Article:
United Kingdom: Biggest Ever University Strike in the UK

Author: Ronney Turus

70 000 staff at 150 universitates will strike on 24, 25 and 30 November if there isn’t any agreement between the union and universities. The strike will affect 2.5 million students across the country.

UCU (the Universities and Colleges Union) general secretary Jo Grady said: ‘Campuses across the UK are about to experience strike action on a scale never seen before. 70,000 staff will walk out and make clear they refuse to accept falling pay, cuts to pensions and insecure employment.

‘This is not a dispute about affordability – it is about choices. Vice-chancellors are choosing to pay themselves hundreds of thousands of pounds whilst forcing our members onto low paid and insecure contracts that leave some using foodbanks. They choose to hold billions in surpluses whilst slashing staff pensions

‘If university vice-chancellors don’t get serious, our message is simple – this bout of strike action will be just the beginning.’

The universitates in the UK made a record income of £41.1 billion last year with vice chancellors combined earning estimated to be £45 million

UCU demands are pay rise which is in line with cost of living and inflation, on pension UCU wants the employer to reverse the cuts which will cause an average member to lose about 35% from retirement. And end to insecure contracts.

The ballot is the first time the union succeeded in winning an aggregated campaign. The turnout for the ballot was 57.71% and 81,14% voted for strike action. The anti-union laws make it very difficult to take collective actions. The law requires staff in each university to vote with minimum 50% turnout and those who voted should vote with minimum 50% ‘yes’ for a strike action. However, this time the union called a collective ballot in contrast to individual university balloting.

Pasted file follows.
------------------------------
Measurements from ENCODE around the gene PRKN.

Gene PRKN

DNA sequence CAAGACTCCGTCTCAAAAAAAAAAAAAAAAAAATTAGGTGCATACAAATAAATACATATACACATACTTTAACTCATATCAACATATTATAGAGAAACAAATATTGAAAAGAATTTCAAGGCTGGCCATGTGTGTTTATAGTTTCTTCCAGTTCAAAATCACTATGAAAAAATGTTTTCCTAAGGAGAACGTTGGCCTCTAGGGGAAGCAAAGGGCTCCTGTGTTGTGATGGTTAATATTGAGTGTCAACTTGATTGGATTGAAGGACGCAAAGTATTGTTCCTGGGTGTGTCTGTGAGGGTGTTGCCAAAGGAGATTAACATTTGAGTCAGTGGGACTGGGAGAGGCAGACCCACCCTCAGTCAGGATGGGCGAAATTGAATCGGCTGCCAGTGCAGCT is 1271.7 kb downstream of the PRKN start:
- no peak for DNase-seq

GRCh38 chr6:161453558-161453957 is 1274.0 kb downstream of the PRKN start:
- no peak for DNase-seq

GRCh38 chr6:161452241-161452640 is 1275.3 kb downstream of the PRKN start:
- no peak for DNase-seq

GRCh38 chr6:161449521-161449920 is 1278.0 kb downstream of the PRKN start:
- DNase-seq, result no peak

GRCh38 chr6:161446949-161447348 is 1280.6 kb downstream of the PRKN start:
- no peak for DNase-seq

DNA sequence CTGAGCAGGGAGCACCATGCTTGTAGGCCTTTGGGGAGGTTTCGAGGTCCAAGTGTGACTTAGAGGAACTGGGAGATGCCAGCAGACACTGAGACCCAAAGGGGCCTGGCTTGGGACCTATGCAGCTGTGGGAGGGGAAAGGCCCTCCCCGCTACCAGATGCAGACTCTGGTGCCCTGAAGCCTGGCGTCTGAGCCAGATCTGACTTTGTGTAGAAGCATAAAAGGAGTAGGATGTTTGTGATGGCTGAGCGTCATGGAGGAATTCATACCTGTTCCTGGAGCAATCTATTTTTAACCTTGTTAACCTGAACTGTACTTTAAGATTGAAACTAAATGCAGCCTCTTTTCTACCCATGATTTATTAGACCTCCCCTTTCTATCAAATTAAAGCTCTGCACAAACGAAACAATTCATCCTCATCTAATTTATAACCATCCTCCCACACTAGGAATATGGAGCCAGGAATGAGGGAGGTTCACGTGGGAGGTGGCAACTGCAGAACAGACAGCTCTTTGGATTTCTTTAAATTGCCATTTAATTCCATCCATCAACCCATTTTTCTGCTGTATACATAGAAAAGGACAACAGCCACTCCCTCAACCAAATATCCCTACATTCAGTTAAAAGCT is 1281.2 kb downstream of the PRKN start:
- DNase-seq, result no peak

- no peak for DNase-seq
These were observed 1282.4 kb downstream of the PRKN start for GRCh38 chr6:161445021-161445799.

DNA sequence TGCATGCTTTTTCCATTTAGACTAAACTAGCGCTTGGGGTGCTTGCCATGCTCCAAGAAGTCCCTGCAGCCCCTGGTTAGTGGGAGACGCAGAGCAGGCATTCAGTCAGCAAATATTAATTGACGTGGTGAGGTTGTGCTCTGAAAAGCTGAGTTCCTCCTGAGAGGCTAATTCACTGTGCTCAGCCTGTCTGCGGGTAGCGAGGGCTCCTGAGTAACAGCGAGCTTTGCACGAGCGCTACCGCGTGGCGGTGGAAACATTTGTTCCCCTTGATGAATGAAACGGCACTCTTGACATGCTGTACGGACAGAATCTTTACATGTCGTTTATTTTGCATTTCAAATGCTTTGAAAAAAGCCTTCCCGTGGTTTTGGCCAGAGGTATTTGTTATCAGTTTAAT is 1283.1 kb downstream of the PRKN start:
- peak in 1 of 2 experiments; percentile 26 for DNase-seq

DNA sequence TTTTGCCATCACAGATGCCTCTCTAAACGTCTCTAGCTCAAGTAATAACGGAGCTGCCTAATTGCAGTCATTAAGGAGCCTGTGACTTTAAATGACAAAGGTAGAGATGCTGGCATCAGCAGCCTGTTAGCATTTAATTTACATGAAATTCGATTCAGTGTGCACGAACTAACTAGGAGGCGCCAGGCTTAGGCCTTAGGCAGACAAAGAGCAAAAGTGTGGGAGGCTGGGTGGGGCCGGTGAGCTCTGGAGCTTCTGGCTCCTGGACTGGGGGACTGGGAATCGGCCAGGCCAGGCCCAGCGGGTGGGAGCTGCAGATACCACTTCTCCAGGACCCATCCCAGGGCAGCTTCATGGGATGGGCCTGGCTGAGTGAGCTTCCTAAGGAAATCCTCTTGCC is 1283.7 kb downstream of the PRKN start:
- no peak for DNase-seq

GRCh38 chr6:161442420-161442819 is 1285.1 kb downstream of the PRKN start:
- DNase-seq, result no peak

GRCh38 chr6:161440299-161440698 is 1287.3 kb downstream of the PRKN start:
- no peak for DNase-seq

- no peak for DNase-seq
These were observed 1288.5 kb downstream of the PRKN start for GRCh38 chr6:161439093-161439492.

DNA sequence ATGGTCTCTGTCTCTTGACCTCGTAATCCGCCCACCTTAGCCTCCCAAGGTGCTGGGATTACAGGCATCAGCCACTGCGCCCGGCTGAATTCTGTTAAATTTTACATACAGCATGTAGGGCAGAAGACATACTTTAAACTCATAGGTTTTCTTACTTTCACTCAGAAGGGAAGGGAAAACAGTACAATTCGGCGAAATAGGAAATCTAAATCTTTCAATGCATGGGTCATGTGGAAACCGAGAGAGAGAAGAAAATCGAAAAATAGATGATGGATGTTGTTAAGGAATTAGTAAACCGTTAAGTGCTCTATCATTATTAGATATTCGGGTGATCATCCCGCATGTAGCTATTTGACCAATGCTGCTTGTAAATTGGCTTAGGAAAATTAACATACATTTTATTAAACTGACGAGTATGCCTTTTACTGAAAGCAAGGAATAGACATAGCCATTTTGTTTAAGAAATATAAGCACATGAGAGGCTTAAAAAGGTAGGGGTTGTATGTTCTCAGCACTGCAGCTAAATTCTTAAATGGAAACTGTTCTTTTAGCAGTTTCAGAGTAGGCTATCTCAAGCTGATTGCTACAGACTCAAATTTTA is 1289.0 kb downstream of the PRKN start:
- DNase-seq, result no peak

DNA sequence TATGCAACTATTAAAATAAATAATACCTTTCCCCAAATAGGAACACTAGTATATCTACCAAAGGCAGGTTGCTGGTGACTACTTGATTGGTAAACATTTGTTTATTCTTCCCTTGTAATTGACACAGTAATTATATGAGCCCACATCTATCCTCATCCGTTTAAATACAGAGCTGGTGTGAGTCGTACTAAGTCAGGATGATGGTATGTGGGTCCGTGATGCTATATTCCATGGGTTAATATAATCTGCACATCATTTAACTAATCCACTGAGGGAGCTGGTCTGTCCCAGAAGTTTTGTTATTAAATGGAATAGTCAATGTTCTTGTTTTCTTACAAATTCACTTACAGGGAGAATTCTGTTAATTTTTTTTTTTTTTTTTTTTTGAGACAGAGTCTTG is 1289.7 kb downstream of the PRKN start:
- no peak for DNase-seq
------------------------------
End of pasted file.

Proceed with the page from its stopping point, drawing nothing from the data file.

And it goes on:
The union leadership ran an effective campaign to secure turnout this time with a seven-week ballot period. Online rallies, a range of public activities and local activists’ involvement have succeeded.

The university staff were offered only a 3% pay rise last year despite a rampant inflation that keeps rising.  Workload, stress, and never ending demands on university staff have been increasing every year. The inequality in pay resulting from gender, disability, ethnicity are still factors that continue.  Many university lecturers are relying on short-term precarious contracts. 

The universities in the UK were free until 1998. The Labour Party leader Tony Blair introduced the fees in 1998. The fees were very small at the time but it had opened the floodgate for much higher charges. The fees increased to £9000 per year in 2010 and then £9250 since 2017.  A 23-year-old undergraduate can end up with £45 000 student loans after completing their course.

High profile universities, Russell Group, find the fee of £9250 for home students inadequate and demand higher fee introduction for home students. Overseas students could be charged up to £20 000 per year.

Nevertheless, the determining factor will not be the strike that UCU members are preparing for.  The nurses, teachers, railway workers, communication workers, public sector workers are balloting or have balloted their members. The determining factor will be how to move forward.  Can all the strikes have coordinated into a general strike?  Or with words of the union leader “into a coordinated and synchronised action.”

The general strike is illegal in the UK.  If the workers don’t challenge this perception now then when?